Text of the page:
On March 30, 2020, Governor of the U.S. Virgin Islands Albert Bryan Jr. issued an executive order extending both the previously declared State of Emergency through May 12, 2020, and the territory-wide “stay at home” order through April 30, 2020. The executive order includes several provisions that impact businesses with operations in the Virgin Islands.

Restrictions on Non-Essential Business Operations

Pursuant to an executive order issued on March 23, 2020, all non-essential business operations in the Virgin Islands were required to cease in-person operations and require their employees to remain home until April 6, 2020. The order also barred hotels and lodging facilities from accepting new guests for 30 days. The March 30 order extends both provisions until April 30, 2020.

The March 23 order included exemptions for (1) businesses that sell food or produce (except that restaurants were permitted to operate only on a “drive-through,” “take-out,” or “delivery” basis); (2) businesses with medical purposes, (3) core life services; (4) businesses and entities that provide shelter (including homeless shelters and facilities providing child care services that enable employees of exempt businesses to work); and (5) media outlets. “Core life services” were defined to include the following:

  • Gas stations, and auto-supply, and auto-repair stations
  • Banks and credit unions
  • Hardware stores and building supplies
  • Coin-operated laundromats, and laundry service providers
  • Refineries, utilities, distilleries, construction sites, plumbers, electricians, custodial/janitorial workers, handyman services, funeral home workers and morticians, carpenters, landscapers, gardeners, property managers, private security personnel, and other service providers who provide services to maintain the safety, sanitation, and essential operation to properties and other essential businesses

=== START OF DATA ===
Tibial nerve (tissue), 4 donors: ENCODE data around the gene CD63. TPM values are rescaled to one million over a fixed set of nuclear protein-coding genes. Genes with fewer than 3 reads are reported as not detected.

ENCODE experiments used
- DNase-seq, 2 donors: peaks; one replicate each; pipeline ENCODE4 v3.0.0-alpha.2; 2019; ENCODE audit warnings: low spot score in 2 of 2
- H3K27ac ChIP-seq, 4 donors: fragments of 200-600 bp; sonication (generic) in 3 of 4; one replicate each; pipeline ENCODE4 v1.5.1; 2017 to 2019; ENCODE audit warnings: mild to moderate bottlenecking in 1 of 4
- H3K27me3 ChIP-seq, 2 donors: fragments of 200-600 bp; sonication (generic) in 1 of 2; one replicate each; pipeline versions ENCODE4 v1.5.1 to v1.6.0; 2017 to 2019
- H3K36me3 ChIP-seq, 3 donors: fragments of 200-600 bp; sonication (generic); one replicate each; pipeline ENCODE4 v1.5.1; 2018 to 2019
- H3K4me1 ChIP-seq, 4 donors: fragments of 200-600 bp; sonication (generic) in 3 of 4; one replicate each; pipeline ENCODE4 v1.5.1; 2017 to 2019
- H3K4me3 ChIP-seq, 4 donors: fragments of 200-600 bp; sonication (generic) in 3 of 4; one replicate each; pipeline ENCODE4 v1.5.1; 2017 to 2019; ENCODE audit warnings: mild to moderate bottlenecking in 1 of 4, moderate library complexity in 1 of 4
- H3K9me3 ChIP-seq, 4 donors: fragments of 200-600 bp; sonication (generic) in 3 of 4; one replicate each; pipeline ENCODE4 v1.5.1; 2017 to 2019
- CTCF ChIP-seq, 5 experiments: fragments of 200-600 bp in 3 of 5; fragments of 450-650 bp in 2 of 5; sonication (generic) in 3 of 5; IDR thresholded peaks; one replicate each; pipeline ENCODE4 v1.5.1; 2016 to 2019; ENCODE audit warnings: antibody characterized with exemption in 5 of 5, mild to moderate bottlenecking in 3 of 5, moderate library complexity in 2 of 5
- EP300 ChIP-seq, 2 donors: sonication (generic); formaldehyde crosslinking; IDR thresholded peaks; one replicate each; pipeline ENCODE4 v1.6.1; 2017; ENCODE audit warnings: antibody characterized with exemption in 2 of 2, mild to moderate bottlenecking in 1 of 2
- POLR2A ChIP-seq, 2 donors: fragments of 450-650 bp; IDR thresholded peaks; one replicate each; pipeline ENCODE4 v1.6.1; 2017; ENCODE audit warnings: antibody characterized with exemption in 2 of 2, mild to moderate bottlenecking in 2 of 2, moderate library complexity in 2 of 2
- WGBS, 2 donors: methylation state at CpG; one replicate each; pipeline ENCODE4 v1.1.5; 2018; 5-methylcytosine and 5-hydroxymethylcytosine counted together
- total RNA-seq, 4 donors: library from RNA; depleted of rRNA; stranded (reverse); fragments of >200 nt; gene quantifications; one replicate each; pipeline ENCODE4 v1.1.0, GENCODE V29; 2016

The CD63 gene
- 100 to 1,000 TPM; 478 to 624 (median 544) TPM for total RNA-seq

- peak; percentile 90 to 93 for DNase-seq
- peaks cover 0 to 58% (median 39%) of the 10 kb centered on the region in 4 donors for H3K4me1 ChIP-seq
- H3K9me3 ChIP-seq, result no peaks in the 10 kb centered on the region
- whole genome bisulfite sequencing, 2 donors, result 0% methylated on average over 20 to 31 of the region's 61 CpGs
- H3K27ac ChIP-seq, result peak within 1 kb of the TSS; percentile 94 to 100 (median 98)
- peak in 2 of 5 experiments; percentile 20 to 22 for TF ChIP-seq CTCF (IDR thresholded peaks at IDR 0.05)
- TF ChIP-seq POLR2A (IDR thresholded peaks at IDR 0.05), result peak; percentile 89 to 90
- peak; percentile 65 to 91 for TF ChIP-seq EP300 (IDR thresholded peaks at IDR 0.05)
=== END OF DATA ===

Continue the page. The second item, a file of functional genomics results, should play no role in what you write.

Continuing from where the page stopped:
• Businesses that supply office or computer products needed by people who work from home
  • Businesses that supply other essential businesses with the support or supplies necessary to operate
  • Businesses that ship, truck, provide logistical support or deliver groceries, food, goods or services directly to residences, essential businesses, healthcare operations, essential infrastructure
  • Airlines, taxis and safaris (provided that taxis and safaris could operate at no more than one-half of their capacity), and other private transportation providers providing transportation services necessary for activities of daily living
  • Businesses that provide parts and services for essential infrastructure

The March 30 order expands the definition of “core life services” to include “professional services, such as legal services, accounting services and insurance companies when necessary to assist in compliance with legally mandated activities.”

Although exempt businesses may continue to operate, the March 23 order encouraged such businesses to allow “any employees able to perform their functions remotely or from home” and “to reduce the number of employees in contact with each other by establishing shifts.”

Temporary Suspension of the Plant Closing Act

The March 30 order also suspends the provisions of the Virgin Islands Plant Closing Act (VIPCA) for a period of 120 days, or until further order of the governor. In a March 22, 2020, press conference, Governor Bryan announced the requirement of businesses to file for plant closure was suspended.

Notwithstanding the suspension of the VIPCA, “all employers closing their businesses, either temporarily or otherwise, are required to provide written notice of the closing of the business to the Virgin Islands Department of Labor.” The executive order does not specify the timing or contents of the required notice, but on March 19, 2020, the Department of Labor issued a press release advising employers to provide a letter to the Office of the Commissioner identifying the affected employees in advance of any discharge or layoff. The press release also stated that this information should be provided for any reduction of hours to 20 hours per week.

Ogletree Deakins will continue to monitor and report on developments with respect to the COVID-19 pandemic and will post updates in the firm’s Coronavirus (COVID-19) Resource Center as additional information becomes available. Critical information for employers is also available via the firm’s webinar programs.


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